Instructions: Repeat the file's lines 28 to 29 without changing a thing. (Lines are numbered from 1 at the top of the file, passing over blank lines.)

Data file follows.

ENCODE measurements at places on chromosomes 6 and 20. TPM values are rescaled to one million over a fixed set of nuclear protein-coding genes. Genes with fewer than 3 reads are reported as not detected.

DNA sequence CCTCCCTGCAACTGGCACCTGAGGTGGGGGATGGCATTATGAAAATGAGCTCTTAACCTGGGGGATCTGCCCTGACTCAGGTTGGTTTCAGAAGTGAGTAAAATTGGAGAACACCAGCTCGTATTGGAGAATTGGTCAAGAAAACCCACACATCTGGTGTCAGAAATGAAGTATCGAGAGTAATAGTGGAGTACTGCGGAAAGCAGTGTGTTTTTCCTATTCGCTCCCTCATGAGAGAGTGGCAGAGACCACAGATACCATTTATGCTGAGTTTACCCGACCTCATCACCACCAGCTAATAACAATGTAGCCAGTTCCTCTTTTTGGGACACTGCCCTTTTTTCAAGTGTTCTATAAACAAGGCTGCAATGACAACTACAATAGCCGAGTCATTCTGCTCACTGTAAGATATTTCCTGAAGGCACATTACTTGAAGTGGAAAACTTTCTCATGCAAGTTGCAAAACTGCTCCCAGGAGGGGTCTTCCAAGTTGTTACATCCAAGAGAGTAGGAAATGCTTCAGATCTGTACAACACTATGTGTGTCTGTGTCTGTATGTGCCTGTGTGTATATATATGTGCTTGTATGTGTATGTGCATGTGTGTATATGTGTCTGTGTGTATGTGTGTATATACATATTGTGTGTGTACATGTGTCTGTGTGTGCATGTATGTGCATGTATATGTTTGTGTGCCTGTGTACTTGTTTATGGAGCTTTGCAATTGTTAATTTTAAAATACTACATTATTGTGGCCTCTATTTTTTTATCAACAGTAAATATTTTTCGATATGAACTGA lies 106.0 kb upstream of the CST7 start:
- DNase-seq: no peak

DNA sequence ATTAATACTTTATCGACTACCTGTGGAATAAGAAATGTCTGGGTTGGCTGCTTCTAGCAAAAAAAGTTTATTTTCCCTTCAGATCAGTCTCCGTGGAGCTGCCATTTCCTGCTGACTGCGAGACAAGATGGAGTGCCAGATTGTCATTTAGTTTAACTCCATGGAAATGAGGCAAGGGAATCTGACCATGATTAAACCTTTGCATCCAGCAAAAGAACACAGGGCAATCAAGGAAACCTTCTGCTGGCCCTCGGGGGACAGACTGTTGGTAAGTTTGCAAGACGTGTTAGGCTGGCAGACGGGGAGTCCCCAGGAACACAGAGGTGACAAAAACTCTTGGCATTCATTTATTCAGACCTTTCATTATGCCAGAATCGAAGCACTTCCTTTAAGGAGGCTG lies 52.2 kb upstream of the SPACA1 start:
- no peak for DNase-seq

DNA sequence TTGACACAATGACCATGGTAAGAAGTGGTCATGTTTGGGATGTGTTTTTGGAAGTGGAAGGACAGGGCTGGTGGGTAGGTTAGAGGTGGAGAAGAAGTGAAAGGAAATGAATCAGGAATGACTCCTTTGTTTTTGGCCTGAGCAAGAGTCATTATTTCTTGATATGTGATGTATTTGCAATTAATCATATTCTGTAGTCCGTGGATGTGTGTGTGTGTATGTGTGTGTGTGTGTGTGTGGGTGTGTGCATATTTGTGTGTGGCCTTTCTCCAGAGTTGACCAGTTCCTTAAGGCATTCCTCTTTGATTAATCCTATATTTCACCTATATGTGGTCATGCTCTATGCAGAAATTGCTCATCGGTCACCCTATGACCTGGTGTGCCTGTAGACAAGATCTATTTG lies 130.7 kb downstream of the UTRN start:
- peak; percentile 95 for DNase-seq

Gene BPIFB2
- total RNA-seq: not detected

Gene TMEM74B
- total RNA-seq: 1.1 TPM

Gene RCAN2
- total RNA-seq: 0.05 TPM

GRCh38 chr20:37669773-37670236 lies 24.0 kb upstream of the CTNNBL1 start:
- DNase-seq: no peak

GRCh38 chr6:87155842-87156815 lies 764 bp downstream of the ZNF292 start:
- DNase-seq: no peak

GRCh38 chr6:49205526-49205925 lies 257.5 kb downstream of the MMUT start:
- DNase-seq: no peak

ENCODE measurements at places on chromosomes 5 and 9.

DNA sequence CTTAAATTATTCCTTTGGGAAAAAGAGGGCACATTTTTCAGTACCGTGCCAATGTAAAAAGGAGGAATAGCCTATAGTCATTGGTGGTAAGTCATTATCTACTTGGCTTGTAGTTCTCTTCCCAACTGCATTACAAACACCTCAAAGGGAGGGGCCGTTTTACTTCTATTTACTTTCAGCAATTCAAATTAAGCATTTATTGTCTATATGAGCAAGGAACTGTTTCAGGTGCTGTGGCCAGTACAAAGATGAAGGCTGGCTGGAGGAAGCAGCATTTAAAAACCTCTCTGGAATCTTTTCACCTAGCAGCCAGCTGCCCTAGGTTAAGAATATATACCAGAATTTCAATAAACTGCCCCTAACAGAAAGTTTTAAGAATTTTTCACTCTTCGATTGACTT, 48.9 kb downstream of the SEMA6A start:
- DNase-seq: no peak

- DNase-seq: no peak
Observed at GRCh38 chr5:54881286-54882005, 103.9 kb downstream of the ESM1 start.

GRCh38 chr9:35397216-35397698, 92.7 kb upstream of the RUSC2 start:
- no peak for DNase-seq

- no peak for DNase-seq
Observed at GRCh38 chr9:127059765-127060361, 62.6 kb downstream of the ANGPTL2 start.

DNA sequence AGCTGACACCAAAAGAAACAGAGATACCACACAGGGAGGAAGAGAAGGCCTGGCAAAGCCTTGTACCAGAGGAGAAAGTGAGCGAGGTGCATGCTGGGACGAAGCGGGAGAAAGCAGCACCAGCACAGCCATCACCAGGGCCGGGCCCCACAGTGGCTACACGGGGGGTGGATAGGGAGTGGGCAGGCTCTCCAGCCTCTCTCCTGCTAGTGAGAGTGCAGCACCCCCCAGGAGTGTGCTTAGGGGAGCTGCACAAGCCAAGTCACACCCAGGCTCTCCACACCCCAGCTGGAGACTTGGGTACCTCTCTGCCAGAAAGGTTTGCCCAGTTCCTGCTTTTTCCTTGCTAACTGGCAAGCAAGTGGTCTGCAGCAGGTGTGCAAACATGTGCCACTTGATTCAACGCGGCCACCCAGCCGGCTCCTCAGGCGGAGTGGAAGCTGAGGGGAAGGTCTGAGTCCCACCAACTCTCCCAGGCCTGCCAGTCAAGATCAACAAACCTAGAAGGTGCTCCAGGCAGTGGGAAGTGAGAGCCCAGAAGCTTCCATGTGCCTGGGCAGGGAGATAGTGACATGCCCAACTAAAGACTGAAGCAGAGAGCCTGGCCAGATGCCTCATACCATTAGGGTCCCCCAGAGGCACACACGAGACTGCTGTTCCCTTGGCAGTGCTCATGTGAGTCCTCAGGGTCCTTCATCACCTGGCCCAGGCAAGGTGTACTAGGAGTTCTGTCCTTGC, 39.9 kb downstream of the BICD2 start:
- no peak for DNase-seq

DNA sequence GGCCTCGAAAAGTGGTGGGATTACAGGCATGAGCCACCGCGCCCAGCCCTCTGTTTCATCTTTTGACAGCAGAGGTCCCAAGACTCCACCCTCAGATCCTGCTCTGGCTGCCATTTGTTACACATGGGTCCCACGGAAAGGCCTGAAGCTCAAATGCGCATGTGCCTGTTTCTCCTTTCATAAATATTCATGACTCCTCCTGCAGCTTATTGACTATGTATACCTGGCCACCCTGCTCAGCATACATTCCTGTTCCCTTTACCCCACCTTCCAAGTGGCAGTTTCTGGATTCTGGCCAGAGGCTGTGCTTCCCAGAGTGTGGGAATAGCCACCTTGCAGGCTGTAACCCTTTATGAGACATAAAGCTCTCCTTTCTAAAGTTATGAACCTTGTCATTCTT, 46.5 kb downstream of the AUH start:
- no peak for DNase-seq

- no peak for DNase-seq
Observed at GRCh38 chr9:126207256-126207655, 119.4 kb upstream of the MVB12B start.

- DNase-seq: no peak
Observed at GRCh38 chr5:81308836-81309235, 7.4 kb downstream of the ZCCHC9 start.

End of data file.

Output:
Observed at GRCh38 chr9:127059765-127060361, 62.6 kb downstream of the ANGPTL2 start.

DNA sequence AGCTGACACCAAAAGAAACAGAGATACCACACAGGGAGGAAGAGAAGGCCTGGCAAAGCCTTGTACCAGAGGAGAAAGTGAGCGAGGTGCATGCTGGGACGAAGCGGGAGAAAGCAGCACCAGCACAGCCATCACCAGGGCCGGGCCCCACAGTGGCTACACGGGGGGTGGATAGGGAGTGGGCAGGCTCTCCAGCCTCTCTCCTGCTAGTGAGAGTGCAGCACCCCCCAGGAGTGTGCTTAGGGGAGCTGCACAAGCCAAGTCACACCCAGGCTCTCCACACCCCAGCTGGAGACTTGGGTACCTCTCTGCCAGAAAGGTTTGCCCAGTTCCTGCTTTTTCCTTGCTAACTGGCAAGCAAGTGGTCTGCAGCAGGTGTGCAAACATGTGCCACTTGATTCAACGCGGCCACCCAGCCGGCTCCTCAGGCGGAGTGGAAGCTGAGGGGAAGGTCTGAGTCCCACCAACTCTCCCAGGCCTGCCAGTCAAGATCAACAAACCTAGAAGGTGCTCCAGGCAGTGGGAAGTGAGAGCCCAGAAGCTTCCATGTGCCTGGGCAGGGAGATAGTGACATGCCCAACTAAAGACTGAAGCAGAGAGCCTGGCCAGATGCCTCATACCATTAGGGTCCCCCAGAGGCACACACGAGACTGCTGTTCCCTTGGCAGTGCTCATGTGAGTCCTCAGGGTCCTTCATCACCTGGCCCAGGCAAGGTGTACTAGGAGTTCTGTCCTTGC, 39.9 kb downstream of the BICD2 start: